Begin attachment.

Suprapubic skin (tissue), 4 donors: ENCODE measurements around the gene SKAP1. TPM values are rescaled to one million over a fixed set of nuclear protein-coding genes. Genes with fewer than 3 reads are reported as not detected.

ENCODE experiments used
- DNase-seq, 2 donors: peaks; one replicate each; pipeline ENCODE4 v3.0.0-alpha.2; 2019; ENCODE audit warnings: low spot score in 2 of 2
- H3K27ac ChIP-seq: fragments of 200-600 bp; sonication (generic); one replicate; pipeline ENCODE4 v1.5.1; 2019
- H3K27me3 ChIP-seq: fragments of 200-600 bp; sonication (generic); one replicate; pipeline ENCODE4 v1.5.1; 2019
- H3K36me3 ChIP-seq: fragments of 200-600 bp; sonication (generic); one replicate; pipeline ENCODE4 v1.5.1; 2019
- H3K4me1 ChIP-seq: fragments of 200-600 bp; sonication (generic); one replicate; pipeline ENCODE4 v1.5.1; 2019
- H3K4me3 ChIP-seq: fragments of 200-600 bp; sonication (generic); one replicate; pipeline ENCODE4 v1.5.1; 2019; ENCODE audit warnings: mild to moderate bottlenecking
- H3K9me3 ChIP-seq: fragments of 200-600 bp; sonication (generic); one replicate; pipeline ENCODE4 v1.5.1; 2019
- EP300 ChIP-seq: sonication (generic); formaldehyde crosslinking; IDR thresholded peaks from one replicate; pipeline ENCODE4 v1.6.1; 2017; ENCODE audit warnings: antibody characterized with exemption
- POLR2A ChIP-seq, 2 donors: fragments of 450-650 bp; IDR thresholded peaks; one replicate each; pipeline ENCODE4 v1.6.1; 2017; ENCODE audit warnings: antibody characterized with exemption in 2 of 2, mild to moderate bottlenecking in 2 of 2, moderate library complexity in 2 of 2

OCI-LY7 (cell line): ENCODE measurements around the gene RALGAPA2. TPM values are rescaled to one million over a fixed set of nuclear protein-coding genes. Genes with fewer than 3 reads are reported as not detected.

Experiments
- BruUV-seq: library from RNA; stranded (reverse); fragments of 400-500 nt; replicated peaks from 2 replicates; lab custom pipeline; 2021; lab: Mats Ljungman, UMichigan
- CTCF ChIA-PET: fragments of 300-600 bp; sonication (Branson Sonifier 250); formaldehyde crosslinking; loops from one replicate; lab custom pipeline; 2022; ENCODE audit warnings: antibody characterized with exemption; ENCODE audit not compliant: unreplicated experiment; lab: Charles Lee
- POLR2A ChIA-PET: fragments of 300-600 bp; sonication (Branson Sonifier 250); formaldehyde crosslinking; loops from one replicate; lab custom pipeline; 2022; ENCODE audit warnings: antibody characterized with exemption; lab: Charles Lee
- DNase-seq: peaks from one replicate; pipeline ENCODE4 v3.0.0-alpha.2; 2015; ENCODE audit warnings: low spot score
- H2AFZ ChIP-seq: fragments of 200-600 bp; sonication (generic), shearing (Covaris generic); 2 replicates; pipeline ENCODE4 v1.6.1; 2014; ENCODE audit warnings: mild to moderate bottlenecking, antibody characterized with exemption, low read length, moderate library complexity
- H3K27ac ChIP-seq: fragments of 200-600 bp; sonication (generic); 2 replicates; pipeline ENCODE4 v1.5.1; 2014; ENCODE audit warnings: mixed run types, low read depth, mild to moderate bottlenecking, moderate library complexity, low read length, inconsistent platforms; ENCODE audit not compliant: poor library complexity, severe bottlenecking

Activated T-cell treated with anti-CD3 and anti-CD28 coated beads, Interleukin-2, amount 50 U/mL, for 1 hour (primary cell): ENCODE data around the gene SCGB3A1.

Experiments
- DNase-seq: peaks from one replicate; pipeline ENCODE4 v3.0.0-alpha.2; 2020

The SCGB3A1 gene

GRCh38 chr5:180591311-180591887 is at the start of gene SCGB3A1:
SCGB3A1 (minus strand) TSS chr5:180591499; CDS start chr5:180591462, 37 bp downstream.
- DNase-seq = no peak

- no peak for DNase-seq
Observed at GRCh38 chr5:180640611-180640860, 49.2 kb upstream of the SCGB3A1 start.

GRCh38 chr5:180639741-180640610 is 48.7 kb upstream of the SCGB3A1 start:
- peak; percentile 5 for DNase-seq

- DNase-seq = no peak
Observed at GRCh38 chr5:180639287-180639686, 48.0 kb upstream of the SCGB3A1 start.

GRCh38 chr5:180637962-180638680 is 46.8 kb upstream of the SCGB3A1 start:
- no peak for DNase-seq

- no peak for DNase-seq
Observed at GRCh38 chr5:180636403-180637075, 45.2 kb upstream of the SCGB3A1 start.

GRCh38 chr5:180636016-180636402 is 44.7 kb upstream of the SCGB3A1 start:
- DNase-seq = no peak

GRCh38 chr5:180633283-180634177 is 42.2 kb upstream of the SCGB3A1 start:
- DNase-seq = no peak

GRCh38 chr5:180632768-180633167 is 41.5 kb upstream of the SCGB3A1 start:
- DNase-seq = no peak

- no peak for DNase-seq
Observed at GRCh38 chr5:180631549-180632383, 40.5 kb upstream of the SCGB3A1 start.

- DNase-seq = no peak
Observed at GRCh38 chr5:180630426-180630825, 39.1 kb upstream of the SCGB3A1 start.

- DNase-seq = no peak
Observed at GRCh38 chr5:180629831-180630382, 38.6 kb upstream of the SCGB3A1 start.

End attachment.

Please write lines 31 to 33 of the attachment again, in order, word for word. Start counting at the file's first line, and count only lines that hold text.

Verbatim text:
- DNase-seq = no peak
Observed at GRCh38 chr5:180639287-180639686, 48.0 kb upstream of the SCGB3A1 start.

GRCh38 chr5:180637962-180638680 is 46.8 kb upstream of the SCGB3A1 start: